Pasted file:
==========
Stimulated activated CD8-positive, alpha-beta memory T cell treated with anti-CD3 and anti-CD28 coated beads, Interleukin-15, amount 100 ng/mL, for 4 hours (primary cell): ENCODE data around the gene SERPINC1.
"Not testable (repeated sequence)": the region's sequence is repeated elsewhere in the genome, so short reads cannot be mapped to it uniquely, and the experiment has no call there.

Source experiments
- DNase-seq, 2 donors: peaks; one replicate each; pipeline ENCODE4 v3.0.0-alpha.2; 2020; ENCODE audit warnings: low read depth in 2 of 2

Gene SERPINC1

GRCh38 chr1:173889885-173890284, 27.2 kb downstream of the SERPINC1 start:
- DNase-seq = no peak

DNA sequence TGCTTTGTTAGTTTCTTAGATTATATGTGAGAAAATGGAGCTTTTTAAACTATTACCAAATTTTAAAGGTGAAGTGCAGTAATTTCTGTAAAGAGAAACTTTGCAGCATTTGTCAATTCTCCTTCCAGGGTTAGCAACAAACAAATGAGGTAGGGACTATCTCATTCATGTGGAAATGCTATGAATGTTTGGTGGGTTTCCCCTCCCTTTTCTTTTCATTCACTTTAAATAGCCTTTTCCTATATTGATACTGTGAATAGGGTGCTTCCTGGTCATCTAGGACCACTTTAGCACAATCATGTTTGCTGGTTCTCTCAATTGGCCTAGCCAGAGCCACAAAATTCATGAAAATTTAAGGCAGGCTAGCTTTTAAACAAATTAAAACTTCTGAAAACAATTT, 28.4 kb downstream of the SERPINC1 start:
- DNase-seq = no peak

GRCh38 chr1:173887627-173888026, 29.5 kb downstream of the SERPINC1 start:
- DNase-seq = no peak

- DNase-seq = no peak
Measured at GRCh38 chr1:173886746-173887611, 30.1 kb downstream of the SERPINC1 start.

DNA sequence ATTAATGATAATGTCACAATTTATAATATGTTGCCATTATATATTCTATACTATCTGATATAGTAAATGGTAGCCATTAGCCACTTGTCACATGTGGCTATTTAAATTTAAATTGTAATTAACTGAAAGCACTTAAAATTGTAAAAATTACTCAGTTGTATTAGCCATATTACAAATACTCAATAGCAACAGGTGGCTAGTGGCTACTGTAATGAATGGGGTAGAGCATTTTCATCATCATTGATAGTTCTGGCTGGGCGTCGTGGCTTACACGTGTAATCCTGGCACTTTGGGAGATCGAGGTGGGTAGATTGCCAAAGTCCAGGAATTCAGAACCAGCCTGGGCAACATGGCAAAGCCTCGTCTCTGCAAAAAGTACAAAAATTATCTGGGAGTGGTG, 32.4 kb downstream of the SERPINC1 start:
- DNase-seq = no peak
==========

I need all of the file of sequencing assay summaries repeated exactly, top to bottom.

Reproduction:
Stimulated activated CD8-positive, alpha-beta memory T cell treated with anti-CD3 and anti-CD28 coated beads, Interleukin-15, amount 100 ng/mL, for 4 hours (primary cell): ENCODE data around the gene SERPINC1.
"Not testable (repeated sequence)": the region's sequence is repeated elsewhere in the genome, so short reads cannot be mapped to it uniquely, and the experiment has no call there.

Source experiments
- DNase-seq, 2 donors: peaks; one replicate each; pipeline ENCODE4 v3.0.0-alpha.2; 2020; ENCODE audit warnings: low read depth in 2 of 2

Gene SERPINC1

GRCh38 chr1:173889885-173890284, 27.2 kb downstream of the SERPINC1 start:
- DNase-seq = no peak

DNA sequence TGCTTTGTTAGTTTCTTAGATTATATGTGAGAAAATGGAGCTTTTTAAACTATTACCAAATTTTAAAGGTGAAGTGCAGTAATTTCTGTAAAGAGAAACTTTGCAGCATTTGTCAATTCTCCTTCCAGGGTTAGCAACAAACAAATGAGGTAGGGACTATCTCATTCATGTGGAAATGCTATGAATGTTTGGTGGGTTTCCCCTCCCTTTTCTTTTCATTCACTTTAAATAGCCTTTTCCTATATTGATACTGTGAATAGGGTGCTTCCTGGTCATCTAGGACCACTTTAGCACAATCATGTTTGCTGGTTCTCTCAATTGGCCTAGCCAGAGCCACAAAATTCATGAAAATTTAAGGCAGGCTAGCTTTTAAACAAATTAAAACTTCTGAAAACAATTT, 28.4 kb downstream of the SERPINC1 start:
- DNase-seq = no peak

GRCh38 chr1:173887627-173888026, 29.5 kb downstream of the SERPINC1 start:
- DNase-seq = no peak

- DNase-seq = no peak
Measured at GRCh38 chr1:173886746-173887611, 30.1 kb downstream of the SERPINC1 start.

DNA sequence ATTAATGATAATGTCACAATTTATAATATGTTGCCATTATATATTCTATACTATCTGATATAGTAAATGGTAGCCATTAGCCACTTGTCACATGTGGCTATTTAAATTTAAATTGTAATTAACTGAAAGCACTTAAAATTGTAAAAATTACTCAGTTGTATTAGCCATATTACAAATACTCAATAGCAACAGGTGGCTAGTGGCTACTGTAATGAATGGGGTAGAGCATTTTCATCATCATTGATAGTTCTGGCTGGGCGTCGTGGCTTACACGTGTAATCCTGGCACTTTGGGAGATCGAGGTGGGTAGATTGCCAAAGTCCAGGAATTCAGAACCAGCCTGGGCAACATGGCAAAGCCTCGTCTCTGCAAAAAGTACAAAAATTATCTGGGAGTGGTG, 32.4 kb downstream of the SERPINC1 start:
- DNase-seq = no peak